“Since the ESF’s inception, the Federal Reserve Bank of New York has been the officially designated agent for the ESF in intervention operations. In 1962, the Federal Reserve System’s Federal Open Market Committee (FOMC) authorized open-market transactions in foreign currencies for the account of the Fed, and since then, the Federal Reserve Bank of New York has acted as agent for both the Fed and the ESF in such transactions. Starting in 1978, the ESF and the Fed have almost always intervened jointly.”
Q: Why would central banks or the U.S. Treasury intervene in markets outside of currency exchange rates?
A: It has been alleged that managing the exchange rate of the U.S. dollar vis-à-vis other un-backed (“fiat”) currencies is insufficient to maintain the U.S. dollar standard and that managing the prices of commodities is also necessary. Specifically, it has been alleged that the ESF intervenes in precious metals prices through the futures market, i.e., the COMEX, in order to suppress price signals that would indicate a weakening of the U.S. dollar.
While management of the U.S. dollar prices of commodities, in addition to managing currency exchange rates, may be plausible, no clear chain of evidence connects alleged silver price manipulation on the COMEX, i.e., in the futures market, to the Federal Reserve Bank of New York or to the ESF.
Q: Is there any evidence that the U.S. Treasury or the Federal Reserve is behind silver market manipulation?
A: Blythe Masters, who is the current head of Global Commodities at JPMorgan Chase, was interviewed on CNBC on April 5, 2012 and was specifically asked about silver market manipulation. Ms. Masters began the interview by saying that “Commodities are increasingly at the center of the public eye. Their influence on growth, on economies [and] on disposable income is something we all individually feel every day. And, of course, corporations and governments feel it too.” Ms. Masters explained that JPMorgan Chase’s business “…is about assisting clients in executing [and] managing their risks.” Regarding JPMorgan’s positions in the silver market, Ms. Masters said:
“…our business is a client-driven business where we execute on behalf of clients to achieve their financial and risk management objectives. The challenge is that commentators don’t see all of that activity simultaneously. So, to give you a specific example, we store significant amounts of commodities, for example, silver, on behalf of customers. We operate vaults in New York City, in Singapore and in London. And often when customers have that metal stored in our facilities, they hedge it on a forward basis through JPMorgan who in turn hedges itself in the commodity markets. If you see only the hedges and our activity in the futures market, but you aren’t aware of the underlying client position that we’re hedging, then it would suggest, inaccurately, that we’re running a large directional position. In fact, that’s not the case at all.”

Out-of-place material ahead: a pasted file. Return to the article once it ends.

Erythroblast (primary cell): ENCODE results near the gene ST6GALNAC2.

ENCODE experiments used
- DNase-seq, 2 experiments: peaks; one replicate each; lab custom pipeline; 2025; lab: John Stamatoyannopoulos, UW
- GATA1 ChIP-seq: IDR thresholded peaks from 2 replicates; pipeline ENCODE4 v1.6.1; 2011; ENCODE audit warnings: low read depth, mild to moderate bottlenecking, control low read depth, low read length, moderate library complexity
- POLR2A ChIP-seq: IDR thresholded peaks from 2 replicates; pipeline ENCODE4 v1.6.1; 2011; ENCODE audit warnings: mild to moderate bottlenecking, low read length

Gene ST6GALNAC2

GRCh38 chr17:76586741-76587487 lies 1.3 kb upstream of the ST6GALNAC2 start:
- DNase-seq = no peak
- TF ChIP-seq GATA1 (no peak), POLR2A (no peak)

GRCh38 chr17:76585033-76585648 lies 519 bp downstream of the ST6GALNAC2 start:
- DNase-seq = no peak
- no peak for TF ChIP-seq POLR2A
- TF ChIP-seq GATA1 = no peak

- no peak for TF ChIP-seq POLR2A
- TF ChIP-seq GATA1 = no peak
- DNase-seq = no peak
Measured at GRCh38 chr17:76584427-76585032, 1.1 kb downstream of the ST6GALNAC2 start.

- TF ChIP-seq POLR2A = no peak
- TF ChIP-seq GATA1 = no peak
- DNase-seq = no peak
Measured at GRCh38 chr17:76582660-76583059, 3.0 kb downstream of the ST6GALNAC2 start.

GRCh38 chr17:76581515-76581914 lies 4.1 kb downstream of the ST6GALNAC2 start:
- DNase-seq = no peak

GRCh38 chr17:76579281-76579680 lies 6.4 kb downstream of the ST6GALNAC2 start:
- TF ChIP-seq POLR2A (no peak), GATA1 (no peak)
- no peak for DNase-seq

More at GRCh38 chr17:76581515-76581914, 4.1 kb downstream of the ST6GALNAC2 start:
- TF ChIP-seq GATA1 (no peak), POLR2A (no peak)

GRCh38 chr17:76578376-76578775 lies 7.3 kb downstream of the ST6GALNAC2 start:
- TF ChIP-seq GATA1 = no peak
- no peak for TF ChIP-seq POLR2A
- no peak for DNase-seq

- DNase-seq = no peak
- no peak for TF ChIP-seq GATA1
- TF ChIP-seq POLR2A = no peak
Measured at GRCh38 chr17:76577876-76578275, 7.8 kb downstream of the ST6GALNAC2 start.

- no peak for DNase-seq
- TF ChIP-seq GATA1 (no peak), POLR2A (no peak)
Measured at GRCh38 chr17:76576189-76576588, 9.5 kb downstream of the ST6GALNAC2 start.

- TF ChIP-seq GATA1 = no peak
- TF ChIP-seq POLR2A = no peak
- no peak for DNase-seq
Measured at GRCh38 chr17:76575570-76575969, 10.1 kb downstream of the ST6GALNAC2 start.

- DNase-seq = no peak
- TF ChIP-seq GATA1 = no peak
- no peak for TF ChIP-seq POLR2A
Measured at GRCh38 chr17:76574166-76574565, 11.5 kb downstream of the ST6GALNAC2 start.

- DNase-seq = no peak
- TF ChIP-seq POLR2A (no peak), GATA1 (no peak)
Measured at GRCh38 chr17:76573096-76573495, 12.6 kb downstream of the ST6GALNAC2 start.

Ms. Masters’ comments indicate that any concentrated short position in the silver market run by JPMorgan Chase is a client position, rather than JPMorgan Chase’s position. The obvious question, therefore, is who is JPMorgan Chase’s client? At the outset of the interview, Ms. Masters mentioned four interested parties: (1) consumers, (2) corporations, (3) governments, and (4) JPMorgan Chase. Since the concentrated short positions in silver are not those of any consumer, nor those of JPMorgan Chase itself, Ms. Masters’ statements, by process of elimination, indicate that the client is either a corporation or a government, e.g., the Federal Reserve or the U.S. Department of the Treasury.
Q: Do they or don’t they intervene in the silver market?
A: There is no straightforward or easy way for a layman to fully prove that alleged silver market manipulations are elements of U.S. monetary policy, i.e., carried out under the direction of the U.S. Treasury or of the Federal Reserve, because interventions are necessarily and by their very nature secret. Secrecy is what makes interventions effective and the appearance of stability is absolutely necessary to maintain a stable value for the U.S. dollar so as to facilitate and maintain world trade.
While some actions of the U.S. Treasury may be subject to U.S. Freedom of Information Act (FOIA) requests, its agents, e.g., the Federal Reserve Bank of New York, are almost totally independent. Therefore, even if it is the case, it is unlikely that definitive proof of intervention in the silver market by the U.S. Treasury or by the Federal Reserve will ever emerge. Additionally, if all of the above contentions were true, the entire matter could quite possibly be a matter of U.S. national security which would eviscerate FOIA requests and obviate the possibility of a whistleblower. The intensive research and analysis done by those who believe that the gold and silver markets are manipulated, e.g., the Gold Anti-trust Action Committee (GATA), may well be a Sisyphean task.